Often, so called ‘alternative’ dance practices challenge what is seen as an overly separatist view of body and mind that is viewed as informing traditional western approaches to dance technique, especially ballet. What, in the American dancer and writer Sondra Horton Fraleigh’s (1987, p. 9) terms, is an ‘instrumental’ attitude to the body, suggests not only a distinction between body and mind, but that the former is subservient to the latter. It is all too easy to relate this to an understanding of the subjugated body within a patriarchal culture informed by Christian traditions. Not surprisingly then the challenge to the seeming dominance of mind over body was important to many  female pioneers of Modern dance, to the more overtly feminist practitioners who came after them and to those who have more broadly challenged the established western traditions from the 1960’s onwards. While philosophically speaking rationalism and positivism are  distinct from Cartesian dualism, it is often  the body’s subservience  to the rational world of formal geometry, or to the objective mechanics of positivism, that are  criticized by those dance artists who seek to challenge the dominance of the mind over things bodily [8] . In considering ballet, while what the (second phase) twentieth century feminists focused their criticism on was the idealization of the ballerina’s body as the object of the male gaze, we might also consider that it was the enmeshment of the body within rationalist ideals that fueled the norms of classical technique. Interwoven with this, a positivist approach to the body as natural object must also have informed many a training manual, so that where scientific methods are used to achieve bodily ideals linked to concerns with form, the dancer may be thought of as enmeshed in a complex of both positivist and rationalist traditions. Further this is set in creative tension with the desire for self expression that may be viewed as the product of an emphasis on individ-ualism, influencing both the Romantic development of ballet and the reaction of Modern dance against it.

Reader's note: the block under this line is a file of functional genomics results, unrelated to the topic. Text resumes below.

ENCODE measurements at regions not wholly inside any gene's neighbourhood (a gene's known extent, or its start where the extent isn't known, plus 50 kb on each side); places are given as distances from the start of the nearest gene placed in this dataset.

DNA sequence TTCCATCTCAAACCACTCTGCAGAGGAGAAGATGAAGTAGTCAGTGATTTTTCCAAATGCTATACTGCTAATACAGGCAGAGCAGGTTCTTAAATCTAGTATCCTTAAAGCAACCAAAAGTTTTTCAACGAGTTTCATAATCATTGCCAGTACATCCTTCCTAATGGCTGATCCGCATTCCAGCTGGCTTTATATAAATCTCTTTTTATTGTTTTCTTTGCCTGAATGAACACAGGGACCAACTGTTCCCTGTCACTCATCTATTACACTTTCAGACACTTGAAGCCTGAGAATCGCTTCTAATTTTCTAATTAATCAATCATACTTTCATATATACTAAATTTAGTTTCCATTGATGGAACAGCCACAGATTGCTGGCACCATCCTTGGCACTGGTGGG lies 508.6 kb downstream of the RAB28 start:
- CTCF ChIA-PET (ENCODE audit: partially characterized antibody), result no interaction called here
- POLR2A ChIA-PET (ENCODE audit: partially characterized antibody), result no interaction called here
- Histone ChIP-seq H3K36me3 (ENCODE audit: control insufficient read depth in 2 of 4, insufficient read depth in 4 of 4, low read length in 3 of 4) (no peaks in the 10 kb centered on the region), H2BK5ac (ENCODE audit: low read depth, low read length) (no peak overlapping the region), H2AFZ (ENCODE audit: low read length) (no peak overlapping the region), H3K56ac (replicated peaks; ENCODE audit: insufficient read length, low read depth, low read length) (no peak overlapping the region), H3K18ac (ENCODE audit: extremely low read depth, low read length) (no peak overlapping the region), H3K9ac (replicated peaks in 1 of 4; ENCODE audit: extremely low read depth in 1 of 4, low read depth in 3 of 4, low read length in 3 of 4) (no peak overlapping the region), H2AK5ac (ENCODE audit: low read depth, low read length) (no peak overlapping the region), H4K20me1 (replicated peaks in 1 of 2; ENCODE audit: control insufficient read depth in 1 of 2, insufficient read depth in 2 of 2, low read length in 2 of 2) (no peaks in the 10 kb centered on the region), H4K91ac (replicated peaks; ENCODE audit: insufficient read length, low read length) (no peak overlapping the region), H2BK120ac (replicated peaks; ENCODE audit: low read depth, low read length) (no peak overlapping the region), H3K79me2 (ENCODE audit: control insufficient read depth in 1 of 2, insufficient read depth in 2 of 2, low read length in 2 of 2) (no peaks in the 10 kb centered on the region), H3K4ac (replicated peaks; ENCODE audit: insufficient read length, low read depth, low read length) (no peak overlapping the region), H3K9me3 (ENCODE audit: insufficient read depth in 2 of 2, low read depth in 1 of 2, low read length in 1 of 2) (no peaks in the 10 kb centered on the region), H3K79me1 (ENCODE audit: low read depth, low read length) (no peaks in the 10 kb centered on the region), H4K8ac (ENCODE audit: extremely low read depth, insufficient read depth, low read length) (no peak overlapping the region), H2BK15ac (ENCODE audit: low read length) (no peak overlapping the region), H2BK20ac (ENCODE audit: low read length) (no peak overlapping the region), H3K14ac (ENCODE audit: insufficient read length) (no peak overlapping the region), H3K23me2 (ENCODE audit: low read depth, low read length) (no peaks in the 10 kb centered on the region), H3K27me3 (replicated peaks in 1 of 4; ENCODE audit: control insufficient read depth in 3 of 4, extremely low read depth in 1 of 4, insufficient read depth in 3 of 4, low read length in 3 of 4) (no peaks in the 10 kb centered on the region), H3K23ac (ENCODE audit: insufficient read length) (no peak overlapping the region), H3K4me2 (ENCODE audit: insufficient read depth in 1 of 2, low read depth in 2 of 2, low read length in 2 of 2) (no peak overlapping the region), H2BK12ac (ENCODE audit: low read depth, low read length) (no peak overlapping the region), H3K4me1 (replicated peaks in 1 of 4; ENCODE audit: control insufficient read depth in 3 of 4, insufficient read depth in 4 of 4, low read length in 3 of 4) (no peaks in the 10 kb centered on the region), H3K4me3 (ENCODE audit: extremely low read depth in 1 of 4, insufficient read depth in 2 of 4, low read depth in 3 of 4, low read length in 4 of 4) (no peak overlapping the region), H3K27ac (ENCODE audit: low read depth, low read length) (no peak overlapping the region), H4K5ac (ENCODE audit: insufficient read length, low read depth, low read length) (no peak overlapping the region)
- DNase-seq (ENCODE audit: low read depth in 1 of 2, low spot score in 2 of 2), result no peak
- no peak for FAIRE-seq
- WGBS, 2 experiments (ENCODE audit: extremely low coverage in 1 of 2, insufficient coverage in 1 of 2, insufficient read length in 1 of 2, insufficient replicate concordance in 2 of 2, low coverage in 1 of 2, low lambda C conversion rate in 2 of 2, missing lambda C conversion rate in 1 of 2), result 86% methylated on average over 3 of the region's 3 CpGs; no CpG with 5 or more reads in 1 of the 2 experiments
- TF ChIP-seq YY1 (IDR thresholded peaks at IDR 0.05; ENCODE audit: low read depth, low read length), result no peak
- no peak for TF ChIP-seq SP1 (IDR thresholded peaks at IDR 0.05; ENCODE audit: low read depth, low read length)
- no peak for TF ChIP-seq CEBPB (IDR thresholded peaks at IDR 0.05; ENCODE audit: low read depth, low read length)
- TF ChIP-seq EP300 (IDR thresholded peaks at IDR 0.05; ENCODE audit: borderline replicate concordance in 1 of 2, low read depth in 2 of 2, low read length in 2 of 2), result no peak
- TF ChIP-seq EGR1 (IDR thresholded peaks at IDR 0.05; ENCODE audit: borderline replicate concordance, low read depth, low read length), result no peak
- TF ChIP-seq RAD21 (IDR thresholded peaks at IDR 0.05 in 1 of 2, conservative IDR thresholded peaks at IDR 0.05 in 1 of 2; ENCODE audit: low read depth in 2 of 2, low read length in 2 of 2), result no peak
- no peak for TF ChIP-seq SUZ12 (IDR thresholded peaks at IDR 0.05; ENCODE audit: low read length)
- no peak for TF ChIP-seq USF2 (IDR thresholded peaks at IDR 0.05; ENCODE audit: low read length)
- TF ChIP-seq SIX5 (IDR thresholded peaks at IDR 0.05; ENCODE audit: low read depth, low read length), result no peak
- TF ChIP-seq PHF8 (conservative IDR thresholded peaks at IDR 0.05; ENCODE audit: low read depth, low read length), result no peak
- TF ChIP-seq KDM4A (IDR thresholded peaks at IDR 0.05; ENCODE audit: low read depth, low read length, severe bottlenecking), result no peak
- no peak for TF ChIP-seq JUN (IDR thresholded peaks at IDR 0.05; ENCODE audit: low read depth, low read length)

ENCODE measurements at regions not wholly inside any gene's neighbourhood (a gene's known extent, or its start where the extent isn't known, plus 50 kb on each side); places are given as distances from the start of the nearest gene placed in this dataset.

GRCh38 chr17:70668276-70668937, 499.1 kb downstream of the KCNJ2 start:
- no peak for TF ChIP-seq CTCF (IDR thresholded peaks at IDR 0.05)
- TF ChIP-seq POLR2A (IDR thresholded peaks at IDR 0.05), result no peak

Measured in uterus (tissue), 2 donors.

Not surprisingly then the challenge tothe seeming dominance of mind over body was important to many female pioneers of Modern dance, to the more overtly feminist practitioners who came after them and to those who have more broadly challenged the established western traditions from the 1960’s onwards. While philosophically speaking rationalism and positivism are  distinct from Cartesian dualism, it is often  the body’s subservience  to the rational world of formal geometry, or to the objective mechanics of positivism, that are  criticized by those dance artists who seek to challenge the dominance of the mind over things bodily [8] . In considering ballet, while what the (second phase) twentieth century feminists focused their criticism on was the idealization of the ballerina’s body as the object of the male gaze, we might also consider that it was the enmeshment of the body within rationalist ideals that fueled the norms of classical technique. Interwoven with this, a positivist approach to the body as natural object must also have informed many a training manual, so that where scientific methods are used to achieve bodily ideals linked to concerns with form, the dancer may be thought of as enmeshed in a complex of both positivist and rationalist traditions. Further this is set in creative tension with the desire for self expression that may be viewed as the product of an emphasis on individ-ualism, influencing both the Romantic development of ballet and the reaction of Modern dance against it.